Breaking: Pierson resigns

Breaking: This post was written before Zeke Miller just tweeted this:

Worth noting — Josh Earnest was on MSNBC’s Morning Joe defending Pierson this morning. Here he was yesterday:

CBS has the first report up from my Twitter feeds:

Secret Service Director Julia Pierson offered her resignation Wednesday after several security breaches affecting the White House and President Obama became public, Department of Homeland Security Secretary Jeh Johnson announced Wednesday.

“Today Julia Pierson, the Director of the United States Secret Service, offered her resignation, and I accepted it. I salute her 30 years of distinguished service to the Secret Service and the Nation,” Johnson said in a statement. “As an interim Acting Director of the Secret Service, I am appointing Joseph Clancy, formerly Special Agent in Charge of the Presidential Protective Division of the Secret Service. Mr. Clancy retired from the Secret Service in 2011. I appreciate his willingness to leave his position in the private sector on very short notice and return to public service for a period.”

It’s interesting that they’re bringing back someone from the Sullivan era.  Presumably that is a very temporary assignment, and it probably helps that Barack Obama would know him well from the work he did on the presidential detail.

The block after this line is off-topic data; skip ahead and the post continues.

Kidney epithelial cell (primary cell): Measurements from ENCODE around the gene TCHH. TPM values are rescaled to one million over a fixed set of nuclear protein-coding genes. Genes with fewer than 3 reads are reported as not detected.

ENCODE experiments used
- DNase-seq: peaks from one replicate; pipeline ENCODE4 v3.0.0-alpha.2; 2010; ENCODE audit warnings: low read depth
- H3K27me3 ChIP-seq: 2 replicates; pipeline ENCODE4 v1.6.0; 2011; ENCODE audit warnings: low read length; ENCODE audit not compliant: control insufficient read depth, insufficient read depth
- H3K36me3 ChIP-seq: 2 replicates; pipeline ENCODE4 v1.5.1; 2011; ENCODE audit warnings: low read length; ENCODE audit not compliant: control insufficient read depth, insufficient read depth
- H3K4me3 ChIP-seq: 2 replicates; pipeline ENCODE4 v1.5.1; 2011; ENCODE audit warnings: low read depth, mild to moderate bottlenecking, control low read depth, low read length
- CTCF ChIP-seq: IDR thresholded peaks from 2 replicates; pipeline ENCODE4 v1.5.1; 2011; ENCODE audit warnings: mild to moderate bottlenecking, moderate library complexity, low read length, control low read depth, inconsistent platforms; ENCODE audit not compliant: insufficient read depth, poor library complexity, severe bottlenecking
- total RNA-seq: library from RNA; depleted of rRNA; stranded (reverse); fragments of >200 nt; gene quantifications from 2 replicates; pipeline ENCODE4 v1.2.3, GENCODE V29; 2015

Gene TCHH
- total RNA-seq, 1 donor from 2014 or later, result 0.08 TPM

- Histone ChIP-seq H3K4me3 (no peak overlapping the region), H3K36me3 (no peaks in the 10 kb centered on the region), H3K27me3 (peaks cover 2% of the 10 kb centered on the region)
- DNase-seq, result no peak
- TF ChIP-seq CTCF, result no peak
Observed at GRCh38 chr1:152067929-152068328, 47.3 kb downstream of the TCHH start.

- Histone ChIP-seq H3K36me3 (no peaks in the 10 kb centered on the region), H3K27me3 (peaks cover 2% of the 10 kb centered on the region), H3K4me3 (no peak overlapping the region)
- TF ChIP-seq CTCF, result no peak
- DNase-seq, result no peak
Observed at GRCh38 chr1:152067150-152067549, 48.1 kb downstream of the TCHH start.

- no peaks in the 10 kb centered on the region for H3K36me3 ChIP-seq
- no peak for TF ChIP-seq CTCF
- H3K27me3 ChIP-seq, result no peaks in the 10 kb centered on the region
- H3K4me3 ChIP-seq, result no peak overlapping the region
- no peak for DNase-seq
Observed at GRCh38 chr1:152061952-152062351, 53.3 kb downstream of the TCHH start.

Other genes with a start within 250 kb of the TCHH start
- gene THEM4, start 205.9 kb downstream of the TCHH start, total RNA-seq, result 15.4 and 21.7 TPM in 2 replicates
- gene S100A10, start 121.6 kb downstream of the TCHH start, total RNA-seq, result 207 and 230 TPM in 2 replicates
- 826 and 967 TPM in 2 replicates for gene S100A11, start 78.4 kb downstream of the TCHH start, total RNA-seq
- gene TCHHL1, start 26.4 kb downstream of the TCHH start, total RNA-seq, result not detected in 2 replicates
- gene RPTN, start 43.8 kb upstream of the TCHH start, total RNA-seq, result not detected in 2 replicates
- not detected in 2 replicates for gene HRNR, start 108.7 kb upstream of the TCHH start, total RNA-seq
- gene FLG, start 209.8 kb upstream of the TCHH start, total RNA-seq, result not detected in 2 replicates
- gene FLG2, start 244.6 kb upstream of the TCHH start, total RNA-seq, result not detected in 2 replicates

Update: The Obama administration has agreed to the demand from the House Oversight Committee for an independent investigation into the White House breach.

Original post follows …


Earlier today, I half-joked that Joe Scarborough and Mika Brzezinski should start a betting pool to guess when Secret Service Director Julia Pierson would suddenly declare a desire to spend more time with her family and resign her position. I reserved the 4 pm ET slot on Friday, figuring that this would be a good move for a post-news cycle document dump. Senator Chuck Schumer (D-NY) will put in his bid for an earlier slot, according to New York Daily News reporter Dan Friedman:

Schumer would be the first Senate Democrat to call for her resignation, but not the first one on Capitol Hill. Rep. Elijah Cummings (D-MD) has been on a slow burn ever since yesterday’s hearings, and at one point today demanded Pierson’s resignation as well: